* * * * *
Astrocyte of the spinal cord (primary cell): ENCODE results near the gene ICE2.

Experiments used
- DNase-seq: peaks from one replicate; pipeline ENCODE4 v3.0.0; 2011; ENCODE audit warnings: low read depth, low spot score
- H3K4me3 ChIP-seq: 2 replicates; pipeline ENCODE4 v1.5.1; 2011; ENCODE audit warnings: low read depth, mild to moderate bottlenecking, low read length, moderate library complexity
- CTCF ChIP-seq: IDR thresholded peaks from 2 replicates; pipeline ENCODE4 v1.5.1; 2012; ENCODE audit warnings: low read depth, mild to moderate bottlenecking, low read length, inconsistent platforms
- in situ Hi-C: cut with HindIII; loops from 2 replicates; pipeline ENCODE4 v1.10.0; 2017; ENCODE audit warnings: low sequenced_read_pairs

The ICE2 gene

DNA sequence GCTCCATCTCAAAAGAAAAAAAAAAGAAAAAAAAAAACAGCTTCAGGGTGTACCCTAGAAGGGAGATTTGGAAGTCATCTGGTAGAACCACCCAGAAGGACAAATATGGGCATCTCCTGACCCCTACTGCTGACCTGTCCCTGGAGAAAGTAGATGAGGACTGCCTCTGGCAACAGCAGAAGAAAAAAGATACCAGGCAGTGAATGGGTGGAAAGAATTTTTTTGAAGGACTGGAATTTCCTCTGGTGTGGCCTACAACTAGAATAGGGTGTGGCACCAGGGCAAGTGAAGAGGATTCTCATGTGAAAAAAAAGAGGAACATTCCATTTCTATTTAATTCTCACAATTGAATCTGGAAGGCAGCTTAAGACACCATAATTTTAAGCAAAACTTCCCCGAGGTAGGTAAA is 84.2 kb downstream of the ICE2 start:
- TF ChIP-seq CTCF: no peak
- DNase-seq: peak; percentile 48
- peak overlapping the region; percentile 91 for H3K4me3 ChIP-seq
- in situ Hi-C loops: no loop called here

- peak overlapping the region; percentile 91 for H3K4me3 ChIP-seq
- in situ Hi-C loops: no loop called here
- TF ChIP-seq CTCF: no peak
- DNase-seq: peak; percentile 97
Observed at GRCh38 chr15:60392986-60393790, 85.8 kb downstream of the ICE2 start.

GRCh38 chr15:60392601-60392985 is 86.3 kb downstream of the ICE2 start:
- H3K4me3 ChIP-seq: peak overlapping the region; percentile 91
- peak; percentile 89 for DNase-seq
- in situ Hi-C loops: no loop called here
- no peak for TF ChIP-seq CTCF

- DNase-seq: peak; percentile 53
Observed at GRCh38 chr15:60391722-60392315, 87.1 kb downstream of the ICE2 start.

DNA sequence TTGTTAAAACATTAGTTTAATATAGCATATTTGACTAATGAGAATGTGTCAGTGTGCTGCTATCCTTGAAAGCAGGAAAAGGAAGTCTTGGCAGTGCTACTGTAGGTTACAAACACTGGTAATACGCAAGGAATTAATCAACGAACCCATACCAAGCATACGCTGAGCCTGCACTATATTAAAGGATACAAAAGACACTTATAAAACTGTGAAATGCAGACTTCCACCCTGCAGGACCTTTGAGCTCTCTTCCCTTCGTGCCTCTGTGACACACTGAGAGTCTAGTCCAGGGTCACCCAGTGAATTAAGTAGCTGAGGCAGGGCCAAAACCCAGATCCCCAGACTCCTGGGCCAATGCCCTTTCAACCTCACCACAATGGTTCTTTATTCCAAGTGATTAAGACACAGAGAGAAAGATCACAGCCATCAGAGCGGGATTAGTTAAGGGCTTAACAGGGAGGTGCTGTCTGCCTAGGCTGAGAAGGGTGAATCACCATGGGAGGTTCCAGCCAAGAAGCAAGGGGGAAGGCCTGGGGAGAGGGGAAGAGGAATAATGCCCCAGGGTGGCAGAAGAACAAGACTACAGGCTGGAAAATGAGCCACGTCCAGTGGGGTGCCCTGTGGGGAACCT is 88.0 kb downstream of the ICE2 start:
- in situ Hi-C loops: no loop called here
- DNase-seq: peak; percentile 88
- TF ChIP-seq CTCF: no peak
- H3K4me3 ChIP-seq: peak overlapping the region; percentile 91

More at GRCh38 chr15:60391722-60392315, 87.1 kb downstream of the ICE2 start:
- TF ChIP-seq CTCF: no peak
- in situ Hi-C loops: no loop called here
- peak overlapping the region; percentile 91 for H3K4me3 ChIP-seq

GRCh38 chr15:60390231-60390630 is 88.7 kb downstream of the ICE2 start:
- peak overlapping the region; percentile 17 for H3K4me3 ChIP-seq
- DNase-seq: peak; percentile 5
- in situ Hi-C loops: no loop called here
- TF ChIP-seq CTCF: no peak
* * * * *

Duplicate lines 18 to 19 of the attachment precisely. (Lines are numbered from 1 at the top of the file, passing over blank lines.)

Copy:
GRCh38 chr15:60392601-60392985 is 86.3 kb downstream of the ICE2 start:
- H3K4me3 ChIP-seq: peak overlapping the region; percentile 91